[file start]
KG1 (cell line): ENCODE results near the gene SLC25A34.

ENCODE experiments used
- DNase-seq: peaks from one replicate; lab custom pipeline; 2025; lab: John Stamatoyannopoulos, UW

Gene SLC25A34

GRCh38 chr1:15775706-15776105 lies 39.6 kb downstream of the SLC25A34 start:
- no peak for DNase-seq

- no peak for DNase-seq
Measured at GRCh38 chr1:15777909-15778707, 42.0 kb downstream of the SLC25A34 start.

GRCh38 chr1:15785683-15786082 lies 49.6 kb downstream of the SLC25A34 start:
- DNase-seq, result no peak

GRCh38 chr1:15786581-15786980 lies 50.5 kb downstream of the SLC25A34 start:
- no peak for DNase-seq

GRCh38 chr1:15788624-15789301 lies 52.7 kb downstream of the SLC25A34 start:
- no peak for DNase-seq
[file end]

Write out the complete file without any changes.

KG1 (cell line): ENCODE results near the gene SLC25A34.

ENCODE experiments used
- DNase-seq: peaks from one replicate; lab custom pipeline; 2025; lab: John Stamatoyannopoulos, UW

Gene SLC25A34

GRCh38 chr1:15775706-15776105 lies 39.6 kb downstream of the SLC25A34 start:
- no peak for DNase-seq

- no peak for DNase-seq
Measured at GRCh38 chr1:15777909-15778707, 42.0 kb downstream of the SLC25A34 start.

GRCh38 chr1:15785683-15786082 lies 49.6 kb downstream of the SLC25A34 start:
- DNase-seq, result no peak

GRCh38 chr1:15786581-15786980 lies 50.5 kb downstream of the SLC25A34 start:
- no peak for DNase-seq

GRCh38 chr1:15788624-15789301 lies 52.7 kb downstream of the SLC25A34 start:
- no peak for DNase-seq